Mike O’Shea’s line of work has taken him to countless dizzying heights, but none so giddy as being included in the closing credits of what is set to become the top-grossing movie of all time.
Mike and his colleague Cian O’Driscoll are included in the credit roll of Star Wars: The Force Awakens in recognition of their contribution to keeping the film crew safe while working on one of the most vertiginous movie sets: Skellig Michael.
“We [Dingle-based Work at Height and Safety Training] got a call from Pinewood Studies in relation to doing safety work at Skellig Michael about 18 months ago. We didn’t know for three or four months what it was we were working on,” said Mike.
They were tasked with sourcing equipment and organising the logistics of transporting it to the island, liaising with boatmen to make sure everything ran smoothly.
“We had no idea what the movie was or who the actors were. It was probably a couple of weeks before actual filming started before we discovered what was happening. By then, we were fairly heavily involved,” said Mike.
Among their tasks was transporting a 150kg generator to the top of the World Heritage Site, which is traversed by precipitous stone walkways. They also carted lighting equipment, boxes of camera lenses, portaloos, changing rooms, and even giant mirrors, weighing about 30kg.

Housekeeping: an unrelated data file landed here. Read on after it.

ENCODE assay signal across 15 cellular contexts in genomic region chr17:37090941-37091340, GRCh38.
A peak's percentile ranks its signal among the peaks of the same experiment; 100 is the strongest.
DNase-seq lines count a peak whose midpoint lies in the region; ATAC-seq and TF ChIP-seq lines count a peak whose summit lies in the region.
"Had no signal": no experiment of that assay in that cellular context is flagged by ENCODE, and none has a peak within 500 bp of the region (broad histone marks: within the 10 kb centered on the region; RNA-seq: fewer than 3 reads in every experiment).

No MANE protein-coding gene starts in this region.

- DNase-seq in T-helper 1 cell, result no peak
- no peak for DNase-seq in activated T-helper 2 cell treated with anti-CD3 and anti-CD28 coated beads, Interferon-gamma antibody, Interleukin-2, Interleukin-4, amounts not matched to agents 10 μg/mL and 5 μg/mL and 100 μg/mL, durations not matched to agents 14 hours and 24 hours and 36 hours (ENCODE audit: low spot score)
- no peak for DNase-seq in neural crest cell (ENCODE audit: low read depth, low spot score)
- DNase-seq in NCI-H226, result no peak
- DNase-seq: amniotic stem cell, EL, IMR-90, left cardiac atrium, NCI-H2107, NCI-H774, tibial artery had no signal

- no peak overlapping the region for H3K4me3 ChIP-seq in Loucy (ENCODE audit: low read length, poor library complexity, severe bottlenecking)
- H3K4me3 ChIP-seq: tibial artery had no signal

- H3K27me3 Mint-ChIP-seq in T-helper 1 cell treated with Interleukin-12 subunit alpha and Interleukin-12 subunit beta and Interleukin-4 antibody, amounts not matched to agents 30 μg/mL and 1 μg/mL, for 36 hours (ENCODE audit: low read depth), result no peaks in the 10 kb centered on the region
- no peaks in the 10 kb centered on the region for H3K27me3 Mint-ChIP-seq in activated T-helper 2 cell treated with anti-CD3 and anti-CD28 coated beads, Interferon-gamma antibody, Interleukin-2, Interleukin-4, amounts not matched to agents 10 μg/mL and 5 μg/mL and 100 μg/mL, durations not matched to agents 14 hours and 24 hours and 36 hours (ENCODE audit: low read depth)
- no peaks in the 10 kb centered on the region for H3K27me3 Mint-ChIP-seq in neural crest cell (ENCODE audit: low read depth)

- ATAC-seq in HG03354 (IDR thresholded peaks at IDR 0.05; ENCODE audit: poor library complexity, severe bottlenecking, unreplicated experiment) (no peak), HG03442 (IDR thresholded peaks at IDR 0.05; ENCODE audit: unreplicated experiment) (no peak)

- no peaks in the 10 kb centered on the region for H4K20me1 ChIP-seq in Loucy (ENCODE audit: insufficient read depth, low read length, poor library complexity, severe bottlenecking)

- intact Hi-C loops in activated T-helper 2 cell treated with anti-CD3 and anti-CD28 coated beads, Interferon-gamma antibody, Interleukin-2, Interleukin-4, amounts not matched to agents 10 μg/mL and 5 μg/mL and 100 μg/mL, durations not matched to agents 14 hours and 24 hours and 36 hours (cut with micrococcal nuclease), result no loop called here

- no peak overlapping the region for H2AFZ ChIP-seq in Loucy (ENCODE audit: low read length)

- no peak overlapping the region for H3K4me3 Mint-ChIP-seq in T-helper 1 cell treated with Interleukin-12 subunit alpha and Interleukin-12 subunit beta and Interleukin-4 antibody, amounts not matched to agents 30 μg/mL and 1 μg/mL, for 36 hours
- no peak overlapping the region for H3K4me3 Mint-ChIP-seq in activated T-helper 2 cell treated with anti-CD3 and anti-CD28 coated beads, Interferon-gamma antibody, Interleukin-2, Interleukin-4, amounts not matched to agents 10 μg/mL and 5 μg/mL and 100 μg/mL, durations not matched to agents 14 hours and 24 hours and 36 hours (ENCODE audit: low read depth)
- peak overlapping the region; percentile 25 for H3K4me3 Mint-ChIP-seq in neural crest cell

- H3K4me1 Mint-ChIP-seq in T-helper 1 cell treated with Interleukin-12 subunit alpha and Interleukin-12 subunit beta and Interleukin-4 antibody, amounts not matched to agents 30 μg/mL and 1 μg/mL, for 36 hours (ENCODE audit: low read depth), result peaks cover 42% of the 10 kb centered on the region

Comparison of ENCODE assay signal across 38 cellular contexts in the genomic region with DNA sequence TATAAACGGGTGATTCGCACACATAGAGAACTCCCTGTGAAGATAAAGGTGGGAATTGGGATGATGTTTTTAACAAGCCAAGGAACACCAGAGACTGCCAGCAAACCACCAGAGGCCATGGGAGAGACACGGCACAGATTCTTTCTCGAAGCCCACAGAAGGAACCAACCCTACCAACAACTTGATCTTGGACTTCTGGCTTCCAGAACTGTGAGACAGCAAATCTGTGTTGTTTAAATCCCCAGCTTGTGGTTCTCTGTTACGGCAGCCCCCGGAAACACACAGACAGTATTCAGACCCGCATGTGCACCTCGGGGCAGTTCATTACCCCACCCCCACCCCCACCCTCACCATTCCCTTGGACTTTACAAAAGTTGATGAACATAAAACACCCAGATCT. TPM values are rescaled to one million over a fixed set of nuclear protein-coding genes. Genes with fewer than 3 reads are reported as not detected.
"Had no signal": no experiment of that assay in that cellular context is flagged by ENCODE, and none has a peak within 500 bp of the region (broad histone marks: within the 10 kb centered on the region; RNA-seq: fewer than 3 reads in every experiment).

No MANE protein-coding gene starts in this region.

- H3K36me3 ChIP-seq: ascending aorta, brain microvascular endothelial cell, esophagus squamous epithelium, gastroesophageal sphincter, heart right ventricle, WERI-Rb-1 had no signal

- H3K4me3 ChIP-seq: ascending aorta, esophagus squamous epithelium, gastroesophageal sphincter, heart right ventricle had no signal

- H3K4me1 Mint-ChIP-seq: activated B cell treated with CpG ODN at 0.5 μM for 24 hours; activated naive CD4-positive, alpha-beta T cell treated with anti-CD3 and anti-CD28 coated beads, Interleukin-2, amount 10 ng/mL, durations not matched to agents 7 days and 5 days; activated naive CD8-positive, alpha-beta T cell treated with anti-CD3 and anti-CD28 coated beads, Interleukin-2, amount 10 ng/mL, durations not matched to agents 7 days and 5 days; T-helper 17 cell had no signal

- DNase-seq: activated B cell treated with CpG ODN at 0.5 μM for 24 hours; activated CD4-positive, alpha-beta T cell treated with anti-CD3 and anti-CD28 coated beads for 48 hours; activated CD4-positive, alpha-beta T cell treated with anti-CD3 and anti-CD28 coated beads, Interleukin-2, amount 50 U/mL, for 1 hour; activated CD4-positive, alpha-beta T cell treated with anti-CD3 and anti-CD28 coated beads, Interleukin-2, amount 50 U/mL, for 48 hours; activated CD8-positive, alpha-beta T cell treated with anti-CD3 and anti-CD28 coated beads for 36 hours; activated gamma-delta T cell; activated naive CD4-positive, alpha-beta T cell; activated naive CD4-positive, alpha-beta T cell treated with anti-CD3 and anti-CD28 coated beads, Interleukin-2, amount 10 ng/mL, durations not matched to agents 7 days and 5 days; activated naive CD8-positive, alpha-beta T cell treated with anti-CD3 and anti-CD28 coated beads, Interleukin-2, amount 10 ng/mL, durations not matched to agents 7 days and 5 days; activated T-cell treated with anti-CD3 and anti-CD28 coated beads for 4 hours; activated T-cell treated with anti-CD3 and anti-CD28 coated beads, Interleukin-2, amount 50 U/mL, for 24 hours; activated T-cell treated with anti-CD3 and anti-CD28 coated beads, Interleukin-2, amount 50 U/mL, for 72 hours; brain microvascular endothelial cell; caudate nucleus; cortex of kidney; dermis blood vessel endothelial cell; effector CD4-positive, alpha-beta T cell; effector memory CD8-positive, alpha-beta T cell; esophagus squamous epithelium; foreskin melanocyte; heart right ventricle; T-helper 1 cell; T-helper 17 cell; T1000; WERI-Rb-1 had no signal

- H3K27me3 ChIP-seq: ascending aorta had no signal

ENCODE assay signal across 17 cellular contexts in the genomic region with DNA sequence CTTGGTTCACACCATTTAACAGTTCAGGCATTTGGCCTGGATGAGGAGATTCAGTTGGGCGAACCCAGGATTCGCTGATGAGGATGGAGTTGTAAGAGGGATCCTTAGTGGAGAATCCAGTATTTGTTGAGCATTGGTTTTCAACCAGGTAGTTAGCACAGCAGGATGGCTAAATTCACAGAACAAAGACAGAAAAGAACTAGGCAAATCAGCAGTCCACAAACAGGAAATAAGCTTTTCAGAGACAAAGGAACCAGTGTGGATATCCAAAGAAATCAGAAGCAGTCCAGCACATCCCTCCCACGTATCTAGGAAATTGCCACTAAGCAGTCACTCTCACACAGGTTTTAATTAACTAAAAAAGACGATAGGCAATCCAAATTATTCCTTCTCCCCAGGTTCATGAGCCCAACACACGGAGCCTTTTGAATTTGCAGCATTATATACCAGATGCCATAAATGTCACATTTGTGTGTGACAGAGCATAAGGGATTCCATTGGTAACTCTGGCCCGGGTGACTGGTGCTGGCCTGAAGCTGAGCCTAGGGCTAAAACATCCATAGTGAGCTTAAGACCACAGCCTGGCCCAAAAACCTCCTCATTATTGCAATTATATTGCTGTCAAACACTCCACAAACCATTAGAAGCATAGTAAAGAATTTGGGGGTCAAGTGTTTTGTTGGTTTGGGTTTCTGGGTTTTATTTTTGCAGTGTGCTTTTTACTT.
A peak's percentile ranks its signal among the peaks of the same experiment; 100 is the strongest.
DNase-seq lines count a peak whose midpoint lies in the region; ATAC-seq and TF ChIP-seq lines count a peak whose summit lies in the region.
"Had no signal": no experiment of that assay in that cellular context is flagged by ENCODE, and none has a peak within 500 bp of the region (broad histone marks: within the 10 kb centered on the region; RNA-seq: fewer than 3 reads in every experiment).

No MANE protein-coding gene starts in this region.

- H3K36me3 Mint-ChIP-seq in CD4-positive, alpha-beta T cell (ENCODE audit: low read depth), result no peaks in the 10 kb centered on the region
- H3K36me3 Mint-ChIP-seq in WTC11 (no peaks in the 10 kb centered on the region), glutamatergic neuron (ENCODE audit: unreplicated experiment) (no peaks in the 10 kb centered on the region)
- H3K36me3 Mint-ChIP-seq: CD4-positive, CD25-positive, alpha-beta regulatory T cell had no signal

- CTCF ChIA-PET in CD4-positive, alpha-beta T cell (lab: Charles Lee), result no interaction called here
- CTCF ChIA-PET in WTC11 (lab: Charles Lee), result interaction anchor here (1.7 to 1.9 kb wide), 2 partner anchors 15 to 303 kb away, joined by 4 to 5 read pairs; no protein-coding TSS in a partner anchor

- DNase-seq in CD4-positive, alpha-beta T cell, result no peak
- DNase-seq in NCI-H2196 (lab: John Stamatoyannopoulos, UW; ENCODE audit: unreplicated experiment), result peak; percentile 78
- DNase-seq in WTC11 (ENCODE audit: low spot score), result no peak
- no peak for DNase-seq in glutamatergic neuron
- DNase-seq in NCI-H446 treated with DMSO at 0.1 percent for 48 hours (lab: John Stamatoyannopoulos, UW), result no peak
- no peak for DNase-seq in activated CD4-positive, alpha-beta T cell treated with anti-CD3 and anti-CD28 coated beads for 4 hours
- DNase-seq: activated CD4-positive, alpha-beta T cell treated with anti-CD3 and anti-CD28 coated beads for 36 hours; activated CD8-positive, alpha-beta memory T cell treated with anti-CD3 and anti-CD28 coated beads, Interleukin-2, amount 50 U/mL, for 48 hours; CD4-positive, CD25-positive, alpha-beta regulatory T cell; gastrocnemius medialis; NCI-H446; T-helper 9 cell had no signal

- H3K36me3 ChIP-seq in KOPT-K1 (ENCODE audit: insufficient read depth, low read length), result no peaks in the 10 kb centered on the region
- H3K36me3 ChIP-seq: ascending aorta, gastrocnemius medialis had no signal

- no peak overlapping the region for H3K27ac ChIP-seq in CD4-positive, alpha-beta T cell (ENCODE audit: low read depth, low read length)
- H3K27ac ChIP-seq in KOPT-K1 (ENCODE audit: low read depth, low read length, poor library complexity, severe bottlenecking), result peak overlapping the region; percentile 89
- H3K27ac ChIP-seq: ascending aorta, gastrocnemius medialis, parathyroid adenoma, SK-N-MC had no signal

“We had about 30 people out there for three weeks, travelling to and from the island every day. The work was very physical and we were the first team on and off every day, working for up to 18 hours at a time,” said Mike.
During shooting, they provided safety harnesses for actors and crew and were “very involved with the stars”.
“They were a phenomenally easy bunch to deal with. We had conversations with JJ Abrams, the director. [and] Martin Joy, the supervising location manager. We’ve worked with a lot of film crews over the years and the Star Wars crew were so professional and so easy to deal with,” said Mike.
Their Star Wars involvement has created “a fantastic opportunity going forward”, said Mike, though he professed to having “no idea what a big deal Star Wars was” until he saw two members of Pinewood Studio get highly excited about seeing their own names in the final credits.
“To be honest, it was a small bit wasted on me, I was never a fan,” he said, with most of his youth spent with his head, literally, in the clouds, climbing from age 13 on MacGillycuddy’s Reeks.
So, has he any regrets about working on Star Wars? “In hindsight, given the work involved, we could have charged a lot more,” he said.
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